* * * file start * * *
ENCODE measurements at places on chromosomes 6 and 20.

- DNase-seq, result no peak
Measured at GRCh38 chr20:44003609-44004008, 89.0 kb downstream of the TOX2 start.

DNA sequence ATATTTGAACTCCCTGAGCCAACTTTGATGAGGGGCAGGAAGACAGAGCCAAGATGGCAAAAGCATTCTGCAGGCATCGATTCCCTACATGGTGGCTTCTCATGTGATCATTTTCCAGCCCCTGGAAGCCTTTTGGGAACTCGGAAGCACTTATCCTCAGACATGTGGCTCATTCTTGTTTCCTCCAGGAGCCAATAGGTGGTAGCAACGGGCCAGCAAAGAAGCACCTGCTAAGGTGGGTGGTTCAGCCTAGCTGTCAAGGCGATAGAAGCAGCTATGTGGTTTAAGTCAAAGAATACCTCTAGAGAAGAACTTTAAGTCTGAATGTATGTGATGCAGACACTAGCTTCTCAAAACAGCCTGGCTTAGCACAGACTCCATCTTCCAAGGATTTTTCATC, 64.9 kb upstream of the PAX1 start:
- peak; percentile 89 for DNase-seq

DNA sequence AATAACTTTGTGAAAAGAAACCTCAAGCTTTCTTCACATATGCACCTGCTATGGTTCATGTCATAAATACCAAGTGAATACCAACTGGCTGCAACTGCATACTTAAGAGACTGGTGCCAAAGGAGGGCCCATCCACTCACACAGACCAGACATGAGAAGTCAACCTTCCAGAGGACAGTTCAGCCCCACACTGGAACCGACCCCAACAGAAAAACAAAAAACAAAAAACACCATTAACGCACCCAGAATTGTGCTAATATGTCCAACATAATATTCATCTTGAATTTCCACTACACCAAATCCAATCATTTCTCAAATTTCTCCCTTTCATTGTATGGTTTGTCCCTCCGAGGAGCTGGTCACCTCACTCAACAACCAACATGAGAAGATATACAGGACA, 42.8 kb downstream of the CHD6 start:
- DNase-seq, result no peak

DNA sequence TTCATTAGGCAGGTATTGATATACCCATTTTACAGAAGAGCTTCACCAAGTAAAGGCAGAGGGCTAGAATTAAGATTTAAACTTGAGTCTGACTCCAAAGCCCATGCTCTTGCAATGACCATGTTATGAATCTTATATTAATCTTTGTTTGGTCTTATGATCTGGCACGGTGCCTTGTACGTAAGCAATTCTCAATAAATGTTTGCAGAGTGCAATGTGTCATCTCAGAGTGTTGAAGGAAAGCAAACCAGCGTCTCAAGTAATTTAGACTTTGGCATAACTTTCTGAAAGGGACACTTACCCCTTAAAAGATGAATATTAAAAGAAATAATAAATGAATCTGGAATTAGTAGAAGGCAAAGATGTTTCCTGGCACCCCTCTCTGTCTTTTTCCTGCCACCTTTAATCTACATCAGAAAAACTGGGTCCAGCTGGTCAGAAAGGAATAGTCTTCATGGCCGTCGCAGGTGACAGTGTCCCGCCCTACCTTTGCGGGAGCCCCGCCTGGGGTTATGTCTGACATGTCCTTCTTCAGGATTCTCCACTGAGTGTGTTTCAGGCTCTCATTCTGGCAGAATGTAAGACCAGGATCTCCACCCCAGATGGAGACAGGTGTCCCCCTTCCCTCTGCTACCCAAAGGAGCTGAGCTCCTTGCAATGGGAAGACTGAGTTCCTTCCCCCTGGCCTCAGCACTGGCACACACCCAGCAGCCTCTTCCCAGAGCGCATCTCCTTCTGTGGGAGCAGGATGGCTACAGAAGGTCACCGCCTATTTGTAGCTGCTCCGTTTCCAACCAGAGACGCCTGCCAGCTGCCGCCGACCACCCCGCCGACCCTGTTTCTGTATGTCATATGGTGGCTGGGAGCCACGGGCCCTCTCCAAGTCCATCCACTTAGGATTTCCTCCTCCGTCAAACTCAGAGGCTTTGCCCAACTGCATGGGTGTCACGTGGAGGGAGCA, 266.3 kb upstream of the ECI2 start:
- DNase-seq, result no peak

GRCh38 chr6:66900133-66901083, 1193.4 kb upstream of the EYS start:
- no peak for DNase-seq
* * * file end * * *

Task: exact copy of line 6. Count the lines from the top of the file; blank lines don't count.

DNA sequence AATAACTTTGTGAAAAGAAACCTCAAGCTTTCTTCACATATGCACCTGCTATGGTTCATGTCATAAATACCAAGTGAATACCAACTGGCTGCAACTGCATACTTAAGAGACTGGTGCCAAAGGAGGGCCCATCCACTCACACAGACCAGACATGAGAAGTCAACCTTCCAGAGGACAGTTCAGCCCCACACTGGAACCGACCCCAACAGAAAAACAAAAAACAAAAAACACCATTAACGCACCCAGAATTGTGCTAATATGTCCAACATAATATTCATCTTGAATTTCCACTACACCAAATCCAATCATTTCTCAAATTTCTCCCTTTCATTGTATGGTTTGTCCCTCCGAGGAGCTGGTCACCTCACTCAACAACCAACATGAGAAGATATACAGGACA, 42.8 kb downstream of the CHD6 start: